Aug 27, 2015 | By Simon

Although it might appear that there are downloadable products for seemingly anything that you could want on a range of file sharing platforms including Thingiverse and Shapeways, there is still a lot to be desired when it comes to the final quality of a 3D printed product design.  

Because of this, we’ve been starting to see a new crop of file sharing platforms that also act as curators - effectively bridging the divide between more seasoned designers and those with access to 3D printers.

Among others is WonderLuk, a new online platform aimed at helping fashion and jewellery designers, car designers, industrial designers, architects, and others create and sell their own unique 3D printed accessory collections.

Aiming to be an “umbrella brand” that helps give young independent designers an arena to showcase their talents, WonderLuk was founded in 2013 by Andre Schober and his business partner Roberta Lucca - both fans of good and clean functional designs who met while working together at the luxury mobile phone maker Vertu.        

“We don’t have a very restrictive creative direction, it’s very open in fact,” explains Schober in an interview with The Memo.  “The designs just have to be original, wearable; and printable, obviously.”

Already, the company has worked with some prominent 3D artists around the world including New York fashion designer Francis Bitonti (who created the first 3D-printed dress), the Chennai-based Architect studio D-Domain and British industrial designer Oliver Smith (who created some well-known 3D-printed bow ties).  

This weekend however, the company is holding their first-ever 3D printed jewellery pop-up shop in Boxpark, Shoreditch - leading up to London’s Fashion Week.  

“The whole fashion chain has been quite wasteful,” explains Lucca.

“50% of all the garments and accessories that you see  in stores will end up in landfills.  At WonderLuk, we create jewellery on demand, so you never have the situation where we have lot of products going in the bin because the season has passed and nobody bought them.”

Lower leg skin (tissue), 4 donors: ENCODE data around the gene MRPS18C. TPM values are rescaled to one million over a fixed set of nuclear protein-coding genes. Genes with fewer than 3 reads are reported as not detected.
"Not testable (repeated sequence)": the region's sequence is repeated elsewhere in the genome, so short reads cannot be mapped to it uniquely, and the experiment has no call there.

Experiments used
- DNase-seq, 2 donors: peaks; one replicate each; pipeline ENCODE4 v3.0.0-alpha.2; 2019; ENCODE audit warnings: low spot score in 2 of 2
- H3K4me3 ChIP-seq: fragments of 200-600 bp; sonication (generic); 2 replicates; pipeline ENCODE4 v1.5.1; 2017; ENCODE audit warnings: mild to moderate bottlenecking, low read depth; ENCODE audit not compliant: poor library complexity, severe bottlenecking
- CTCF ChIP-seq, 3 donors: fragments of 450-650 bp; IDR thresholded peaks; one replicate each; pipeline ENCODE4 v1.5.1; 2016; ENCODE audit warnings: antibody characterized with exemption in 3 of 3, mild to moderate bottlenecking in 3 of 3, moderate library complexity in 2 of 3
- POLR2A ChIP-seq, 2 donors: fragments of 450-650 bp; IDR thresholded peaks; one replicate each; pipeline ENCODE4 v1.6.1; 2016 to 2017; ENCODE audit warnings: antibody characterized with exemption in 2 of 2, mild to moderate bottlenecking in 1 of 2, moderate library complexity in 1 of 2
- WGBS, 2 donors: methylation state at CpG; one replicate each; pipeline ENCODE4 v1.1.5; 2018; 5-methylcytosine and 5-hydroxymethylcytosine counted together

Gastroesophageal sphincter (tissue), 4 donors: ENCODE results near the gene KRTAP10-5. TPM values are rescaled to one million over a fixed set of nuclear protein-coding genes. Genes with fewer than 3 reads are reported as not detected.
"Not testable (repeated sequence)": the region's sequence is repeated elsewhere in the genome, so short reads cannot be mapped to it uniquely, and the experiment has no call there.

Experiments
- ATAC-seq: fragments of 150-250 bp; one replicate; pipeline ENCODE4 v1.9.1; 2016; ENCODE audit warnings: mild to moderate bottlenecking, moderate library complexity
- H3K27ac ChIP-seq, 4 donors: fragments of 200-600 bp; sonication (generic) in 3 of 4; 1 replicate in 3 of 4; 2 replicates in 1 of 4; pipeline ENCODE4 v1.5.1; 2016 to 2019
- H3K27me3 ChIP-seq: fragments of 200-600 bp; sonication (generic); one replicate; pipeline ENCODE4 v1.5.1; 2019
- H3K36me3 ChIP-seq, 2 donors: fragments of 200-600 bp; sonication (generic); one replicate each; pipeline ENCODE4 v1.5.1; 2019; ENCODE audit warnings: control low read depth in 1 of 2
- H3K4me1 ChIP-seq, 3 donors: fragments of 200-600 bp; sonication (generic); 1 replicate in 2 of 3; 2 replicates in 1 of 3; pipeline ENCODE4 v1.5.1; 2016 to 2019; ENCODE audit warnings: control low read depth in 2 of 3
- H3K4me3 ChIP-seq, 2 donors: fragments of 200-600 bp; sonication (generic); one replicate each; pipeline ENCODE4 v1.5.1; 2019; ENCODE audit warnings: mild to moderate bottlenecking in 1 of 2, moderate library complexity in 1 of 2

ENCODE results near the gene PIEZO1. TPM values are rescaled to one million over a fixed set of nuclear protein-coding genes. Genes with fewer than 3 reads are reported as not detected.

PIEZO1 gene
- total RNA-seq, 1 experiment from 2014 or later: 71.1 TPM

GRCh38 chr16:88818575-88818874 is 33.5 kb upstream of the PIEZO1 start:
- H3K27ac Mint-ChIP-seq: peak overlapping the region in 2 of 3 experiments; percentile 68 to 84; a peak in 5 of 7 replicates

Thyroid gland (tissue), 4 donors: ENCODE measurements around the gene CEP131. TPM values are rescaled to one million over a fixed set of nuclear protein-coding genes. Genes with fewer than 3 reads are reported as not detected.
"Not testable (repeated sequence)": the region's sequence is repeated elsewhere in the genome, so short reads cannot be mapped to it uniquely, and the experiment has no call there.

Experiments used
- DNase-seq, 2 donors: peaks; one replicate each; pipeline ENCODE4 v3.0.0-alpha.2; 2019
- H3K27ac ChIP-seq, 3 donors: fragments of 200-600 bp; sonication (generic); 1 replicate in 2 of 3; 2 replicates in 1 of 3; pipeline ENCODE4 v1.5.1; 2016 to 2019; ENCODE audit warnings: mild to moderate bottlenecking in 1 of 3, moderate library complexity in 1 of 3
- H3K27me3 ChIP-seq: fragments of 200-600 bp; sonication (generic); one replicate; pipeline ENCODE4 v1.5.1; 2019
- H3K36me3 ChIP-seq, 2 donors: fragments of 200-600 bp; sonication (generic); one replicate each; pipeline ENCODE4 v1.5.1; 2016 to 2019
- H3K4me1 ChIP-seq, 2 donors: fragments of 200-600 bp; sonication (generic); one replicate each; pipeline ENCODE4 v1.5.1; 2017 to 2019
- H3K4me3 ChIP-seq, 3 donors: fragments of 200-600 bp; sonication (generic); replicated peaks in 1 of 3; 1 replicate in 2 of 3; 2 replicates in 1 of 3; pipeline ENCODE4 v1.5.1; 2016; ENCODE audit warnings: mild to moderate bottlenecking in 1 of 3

Lucca believes that the process of customization is the key to creating sustainable designs; not only is a customer getting a product that’s tailor-made for them, they are also offsetting traditional manufacturing waste.  Additionally, she sees 3D printing materials as being very versatile, such as nylon plastic which can be either flexible or sturdy.  

“(The 3D design process) also allows designers to create geometries and shapes that would not have been possible before; a structure in a structure, interwoven strings, or cross sections. The same is true for metal 3D-printing,” she says.  

Of course, it’s hard to consider the benefits of 3D printing without bringing mention to the speed of production.  According to Lucca, it takes between three and six months for a ‘fast fashion’ item to be produced in the fashion world, whereas it takes WonderLuk users just two weeks in some cases to create a product and deliver to an end user.

Currently, the company is receiving approximately 100 applications per month and are only able to accept 5 or 6 of them at a time due to their high quality expectations - which ultimately means better quality products for the end user.  

“(Our designers) design the pieces and we support them with our in house design team,” explains Schober.

“Then we sample the pieces to ensure that wear, fit, durability are all perfect, and when that is done, we do all the marketing wrap and put on the website.  The great benefit for designers is they can focus on what they do best, which is to create.”

Lucca is quick to add that even though 3D printing by nature can be costly, it is still much cheaper than minimum production orders that are common with most traditonal manufacturing processes.

“In our case, we don’t need to invest anything up front, we can create just one pair of earrings,” she adds.  “In time, this becomes much more cost effective for everyone in the chain.”

Currently, WonderLuk is working with an undisclosed London museum to launch a new collaboration which will be unveiled in September.  In the meantime, the company is focusing on staying two steps ahead of the technology and keeping their platform streamlined for their designers.    

“We work with designers from all over the world,” adds Lucca.  

“The reason why they are able to now progress now in their careers is because they are totally tuned into technology and startups like ours who offer a whole new way for them to create.”

To shop for WonderLuk's latest wares or to find out more about becoming a designer yourself, head over to  


Posted in 3D Printing Applications



Maybe you also like:


Leave a comment:

Your Name:


Subscribe us to Feeds twitter facebook   

About provides the latest news about 3D printing technology and 3D printers. We are now seven years old and have around 1.5 million unique visitors per month.

News Archive